But enough with the word play. There's plenty of action on the diamond to look forward to this week.
Take your pick of the division races in the National League, because they're all way too close to call right now.
In the NL East, the Braves and Nationals are in a virtual tie for the division lead. This week, Atlanta gets to stay home for all seven days, hosting a four-game series against Miami and a three-game weekend set against the Padres.
The Braves are riding high on a wave of offense that has allowed them to provide more than a cushion for their pitchers.
"We all equally take the pressure off each other," Atlanta outfielder Jason Heyward said. "That's been the big part of our stretch right before we went into the All-Star break and right now. Just putting up good ABs, being tough outs regardless, putting the ball in play and wearing that pitcher down."
The Nationals, meanwhile, would seem to have a tougher schedule with six games on the road. The first three games will be against the Rockies in Colorado, and after a travel day, the Nats will play the Reds in Cincinnati over the weekend.
Either way, the Nationals are trying not to get too sucked into the standings with a large portion of the season still in front of them.
"We know [the standings] in the back of our minds," Washington pitcher Tanner Roark said. "But we don't try to just focus on it all the time. We've got to play a game each and every day, day-in and day-out."
That's the story for every team, including the clubs of the NL Central and West, both of which are set up for huge drama come September. The Dodgers' 4-3 victory over the Cardinals on Sunday night threw a bit of a wrench into both divisions. With the victory, Los Angeles vaulted into a virtual tie with the Giants for the NL West lead, while St. Louis' defeat put them back into a tie with the Milwaukee Brewers atop the NL Central, with the Pittsburgh Pirates only 1 1/2 games back in third.
So there you have it: Three NL divisions, all pretty much tied up entering the new week.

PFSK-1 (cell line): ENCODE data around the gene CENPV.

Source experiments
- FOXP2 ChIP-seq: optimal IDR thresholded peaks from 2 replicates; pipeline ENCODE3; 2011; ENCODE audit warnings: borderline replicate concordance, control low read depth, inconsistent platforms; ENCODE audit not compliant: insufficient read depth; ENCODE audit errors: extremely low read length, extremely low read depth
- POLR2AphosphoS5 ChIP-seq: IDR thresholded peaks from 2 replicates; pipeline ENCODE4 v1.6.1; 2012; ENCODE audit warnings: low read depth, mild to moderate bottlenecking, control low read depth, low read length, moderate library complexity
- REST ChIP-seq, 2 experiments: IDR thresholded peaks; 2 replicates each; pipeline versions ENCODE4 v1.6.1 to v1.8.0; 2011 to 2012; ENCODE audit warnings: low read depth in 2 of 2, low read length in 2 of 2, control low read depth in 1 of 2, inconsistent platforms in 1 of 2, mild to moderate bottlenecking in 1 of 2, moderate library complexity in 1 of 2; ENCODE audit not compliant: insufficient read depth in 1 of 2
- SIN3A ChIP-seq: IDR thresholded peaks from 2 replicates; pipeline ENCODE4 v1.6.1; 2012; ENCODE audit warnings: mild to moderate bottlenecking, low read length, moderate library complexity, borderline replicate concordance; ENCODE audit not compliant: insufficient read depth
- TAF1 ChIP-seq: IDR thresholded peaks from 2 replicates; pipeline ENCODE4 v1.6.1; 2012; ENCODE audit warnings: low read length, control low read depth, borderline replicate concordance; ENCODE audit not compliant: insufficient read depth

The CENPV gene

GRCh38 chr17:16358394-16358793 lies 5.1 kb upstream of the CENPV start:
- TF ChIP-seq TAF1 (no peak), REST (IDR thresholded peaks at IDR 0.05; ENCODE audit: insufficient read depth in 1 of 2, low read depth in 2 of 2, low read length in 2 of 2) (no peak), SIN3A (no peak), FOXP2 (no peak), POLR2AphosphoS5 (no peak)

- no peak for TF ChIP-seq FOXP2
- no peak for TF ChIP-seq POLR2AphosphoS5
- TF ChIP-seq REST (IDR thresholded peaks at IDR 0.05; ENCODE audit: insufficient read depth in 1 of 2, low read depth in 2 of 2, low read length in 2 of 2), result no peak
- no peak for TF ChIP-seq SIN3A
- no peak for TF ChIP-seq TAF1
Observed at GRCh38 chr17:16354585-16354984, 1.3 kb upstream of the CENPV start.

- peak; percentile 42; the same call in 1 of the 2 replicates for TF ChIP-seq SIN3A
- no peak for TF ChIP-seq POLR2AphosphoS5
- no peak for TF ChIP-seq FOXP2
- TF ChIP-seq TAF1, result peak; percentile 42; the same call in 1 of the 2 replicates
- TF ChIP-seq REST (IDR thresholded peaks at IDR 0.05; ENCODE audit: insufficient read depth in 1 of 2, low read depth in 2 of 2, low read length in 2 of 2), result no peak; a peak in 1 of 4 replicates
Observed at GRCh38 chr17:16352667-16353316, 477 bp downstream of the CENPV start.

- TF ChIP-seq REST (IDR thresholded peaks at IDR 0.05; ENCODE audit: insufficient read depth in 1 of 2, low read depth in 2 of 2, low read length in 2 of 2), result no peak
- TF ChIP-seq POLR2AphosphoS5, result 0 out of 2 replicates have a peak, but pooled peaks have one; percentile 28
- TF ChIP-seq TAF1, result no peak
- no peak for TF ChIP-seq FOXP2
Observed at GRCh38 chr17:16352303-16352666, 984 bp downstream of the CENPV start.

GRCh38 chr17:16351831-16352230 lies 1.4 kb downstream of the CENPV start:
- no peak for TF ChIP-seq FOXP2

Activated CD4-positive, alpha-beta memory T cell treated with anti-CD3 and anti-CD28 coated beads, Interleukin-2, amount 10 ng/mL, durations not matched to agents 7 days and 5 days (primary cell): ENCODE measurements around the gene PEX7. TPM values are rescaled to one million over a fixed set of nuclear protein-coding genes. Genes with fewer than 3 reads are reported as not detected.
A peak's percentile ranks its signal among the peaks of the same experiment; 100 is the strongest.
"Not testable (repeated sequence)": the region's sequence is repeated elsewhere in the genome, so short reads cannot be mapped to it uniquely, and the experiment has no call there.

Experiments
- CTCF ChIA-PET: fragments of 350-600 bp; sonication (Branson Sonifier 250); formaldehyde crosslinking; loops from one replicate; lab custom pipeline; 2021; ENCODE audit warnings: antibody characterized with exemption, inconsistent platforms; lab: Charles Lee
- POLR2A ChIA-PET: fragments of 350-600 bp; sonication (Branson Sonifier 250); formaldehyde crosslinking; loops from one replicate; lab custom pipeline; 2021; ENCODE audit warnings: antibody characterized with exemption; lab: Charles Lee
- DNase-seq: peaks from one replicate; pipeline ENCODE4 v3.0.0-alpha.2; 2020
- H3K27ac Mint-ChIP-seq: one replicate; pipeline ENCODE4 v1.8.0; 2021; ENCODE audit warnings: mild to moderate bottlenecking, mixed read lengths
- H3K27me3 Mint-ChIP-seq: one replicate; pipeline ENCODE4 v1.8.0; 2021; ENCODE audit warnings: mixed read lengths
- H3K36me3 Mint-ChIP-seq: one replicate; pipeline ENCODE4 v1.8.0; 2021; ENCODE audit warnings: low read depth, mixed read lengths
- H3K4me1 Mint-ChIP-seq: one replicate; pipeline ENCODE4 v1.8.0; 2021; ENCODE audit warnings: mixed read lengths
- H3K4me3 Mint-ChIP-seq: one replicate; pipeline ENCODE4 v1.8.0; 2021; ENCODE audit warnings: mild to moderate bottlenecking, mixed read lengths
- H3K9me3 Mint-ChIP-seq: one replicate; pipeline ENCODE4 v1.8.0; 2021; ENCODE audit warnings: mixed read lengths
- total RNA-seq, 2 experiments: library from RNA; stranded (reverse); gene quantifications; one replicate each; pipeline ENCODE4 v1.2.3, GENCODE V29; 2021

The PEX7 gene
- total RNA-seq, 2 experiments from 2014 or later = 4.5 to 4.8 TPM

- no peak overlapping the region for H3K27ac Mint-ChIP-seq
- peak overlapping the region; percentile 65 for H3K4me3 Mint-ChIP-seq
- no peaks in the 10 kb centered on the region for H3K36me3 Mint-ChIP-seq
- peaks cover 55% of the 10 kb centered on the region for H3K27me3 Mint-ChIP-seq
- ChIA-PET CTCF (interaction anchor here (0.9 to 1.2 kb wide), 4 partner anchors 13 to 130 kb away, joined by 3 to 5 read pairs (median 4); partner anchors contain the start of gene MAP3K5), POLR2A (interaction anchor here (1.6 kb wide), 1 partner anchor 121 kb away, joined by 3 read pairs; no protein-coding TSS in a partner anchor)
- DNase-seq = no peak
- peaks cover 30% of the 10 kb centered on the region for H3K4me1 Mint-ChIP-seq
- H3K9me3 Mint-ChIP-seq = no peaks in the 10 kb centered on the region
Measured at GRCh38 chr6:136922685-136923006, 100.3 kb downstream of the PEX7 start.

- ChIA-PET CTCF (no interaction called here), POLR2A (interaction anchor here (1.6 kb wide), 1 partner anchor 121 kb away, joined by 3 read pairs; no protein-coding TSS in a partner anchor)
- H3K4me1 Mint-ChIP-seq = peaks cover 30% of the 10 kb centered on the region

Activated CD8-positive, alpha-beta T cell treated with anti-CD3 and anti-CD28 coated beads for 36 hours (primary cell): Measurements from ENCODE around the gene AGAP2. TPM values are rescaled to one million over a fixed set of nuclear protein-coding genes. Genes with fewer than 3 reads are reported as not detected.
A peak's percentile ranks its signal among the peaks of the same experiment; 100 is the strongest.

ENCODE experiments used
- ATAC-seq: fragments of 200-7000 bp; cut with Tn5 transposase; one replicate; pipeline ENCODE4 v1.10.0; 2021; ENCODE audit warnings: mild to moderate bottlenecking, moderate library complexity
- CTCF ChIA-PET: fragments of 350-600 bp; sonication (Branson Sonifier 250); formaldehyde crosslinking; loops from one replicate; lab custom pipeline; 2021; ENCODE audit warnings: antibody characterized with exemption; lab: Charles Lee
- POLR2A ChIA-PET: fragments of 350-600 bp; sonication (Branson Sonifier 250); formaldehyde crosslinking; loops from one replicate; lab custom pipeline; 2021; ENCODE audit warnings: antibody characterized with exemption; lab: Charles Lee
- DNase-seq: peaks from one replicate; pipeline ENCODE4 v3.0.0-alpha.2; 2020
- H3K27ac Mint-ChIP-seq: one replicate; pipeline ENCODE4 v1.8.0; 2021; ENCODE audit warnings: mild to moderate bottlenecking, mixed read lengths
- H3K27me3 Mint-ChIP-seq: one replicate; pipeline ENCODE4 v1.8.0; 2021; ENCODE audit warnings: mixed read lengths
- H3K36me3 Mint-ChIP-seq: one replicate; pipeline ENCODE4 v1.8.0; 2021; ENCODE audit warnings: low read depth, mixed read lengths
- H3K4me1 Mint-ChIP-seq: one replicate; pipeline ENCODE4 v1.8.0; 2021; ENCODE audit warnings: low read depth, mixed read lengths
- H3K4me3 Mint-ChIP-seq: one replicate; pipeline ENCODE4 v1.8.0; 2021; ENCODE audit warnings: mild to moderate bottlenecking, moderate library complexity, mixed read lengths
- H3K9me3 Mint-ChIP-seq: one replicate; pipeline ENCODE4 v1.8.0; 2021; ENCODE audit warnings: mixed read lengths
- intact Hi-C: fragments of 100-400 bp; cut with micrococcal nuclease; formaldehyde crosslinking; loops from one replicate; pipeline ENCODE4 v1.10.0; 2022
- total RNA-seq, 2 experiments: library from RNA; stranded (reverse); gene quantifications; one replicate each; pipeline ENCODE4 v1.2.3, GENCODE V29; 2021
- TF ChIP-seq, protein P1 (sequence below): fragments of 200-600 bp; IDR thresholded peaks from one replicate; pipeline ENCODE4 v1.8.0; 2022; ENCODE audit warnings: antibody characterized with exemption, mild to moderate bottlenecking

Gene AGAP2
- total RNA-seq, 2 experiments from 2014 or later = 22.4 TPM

In the AL, there's a bit more separation, with Baltimore three games ahead of the Yankees and Blue Jays in the East and the Tigers back to a comfortable 5 1/2-game lead over the Indians, but the West is as wild as ever. The Angels' 6-5 walk-off win over the Mariners on Sunday pulled them to within 1 1/2 games of the team with the best record in baseball, the A's.
If the season ended now, the A's, Angels and Mariners would all qualify for the postseason, with Seattle and Mike Scioscia's team meeting in the one-game Wild Card showdown.
Then again, the season is far from over, and the dealing is far from over, especially in what, statistically, is the best division in the game. The A's stirred things up on July 4 by landing starters Jeff Samardzija and Jason Hammel from the Cubs, and the Angels answered over the weekend by acquiring closer Huston Street from the Padres in a multi-player deal.
Samardzija is already beyond impressed with his new club, which bounced back from a Saturday loss to beat Baltimore.
"The first thing I said when I came here was, 'I love how these guys play the game, from the first out to the last out,'"Samardzija said. "They don't quit."
And trade talk won't quit, either. It's that time of year.
Will the Mariners be the next team to make headlines with a blockbuster? There has been talk for weeks now that Seattle has been engaging Tampa Bay in talks about several players, including ace Price and infielder-outfielder Ben Zobrist, and a deal for Price would almost certainly force the Mariners to give up top pitching prospect Taijuan Walker and a bit more. The Mariners are also rumored to be looking for an impact bat, and names such as Marlon Byrd, Dayan Viciedo and Josh Willingham have been tossed around.
But so far it's all been talk.
And on the field, Seattle, like Oakland and the Angels, has an intriguing schedule coming up this week. The Mariners will head back home to face the Mets and Orioles while the A's stay in the division with a home series against Houston and a road trip to Texas. The Angels get to stay home, but they also get to face two division leaders in Baltimore and Detroit.